The rehabilitation therapists in charge asked the participants to complete a questionnaire regarding their pre-stroke exercise routine and daily PA at the beginning of the rehabilitation therapy (Additional file 1). The questionnaire was prepared in accordance with the Japanese Kenko Nippon 21 Exercise Guide , in which the intensities of exercises and daily activities were estimated in metabolic equivalents (METs). For example, watching television in a sitting position, performing light household activities such as pressing clothes, walking at a speed of 67 m/min on a flat surface, and climbing stairs have intensities of 1, 2.3, 3, and 8 METs, respectively [22, 23]. The participants were asked to indicate all the activities they had performed for more than 1 h per week during the month prior to their admission. The therapists helped the participants complete the questionnaire if they needed assistance because of seeing or hearing difficulties; when the participants had cognitive impairment, their relatives were asked to fill the questionnaire. The participants’ maximal daily PAs were classified into integral METs, from 1 to 8 METs.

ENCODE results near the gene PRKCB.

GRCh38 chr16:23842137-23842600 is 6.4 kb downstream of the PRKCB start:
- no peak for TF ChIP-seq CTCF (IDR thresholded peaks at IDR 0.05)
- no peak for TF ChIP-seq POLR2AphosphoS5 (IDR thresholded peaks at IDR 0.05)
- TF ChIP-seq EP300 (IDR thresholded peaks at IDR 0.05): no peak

Basic information, such as sex, age, and type of disease, was gathered from hospital records, along with the following information: date on which the rehabilitation therapy was started; coexistence of aphasia, agnosia, or apraxia; ongoing or past treatment of diabetes mellitus, hypertension, hyperlipidemia, cardiac disease, malignancy, orthopedic complication, and psychiatric disease; smoking history, and CVD history. Stroke size was represented as the maximal diameter of the affected region measured on cross-sectional images of the initial computed tomography or magnetic resonance imaging findings. The measurement was performed under the supervision of a board-certified radiologist. Paresis was assessed according to the Brunnstrom Recovery Stage (BRS). Sensory disturbance was categorized as “no symptom/slight numbness” or “overt disturbance.”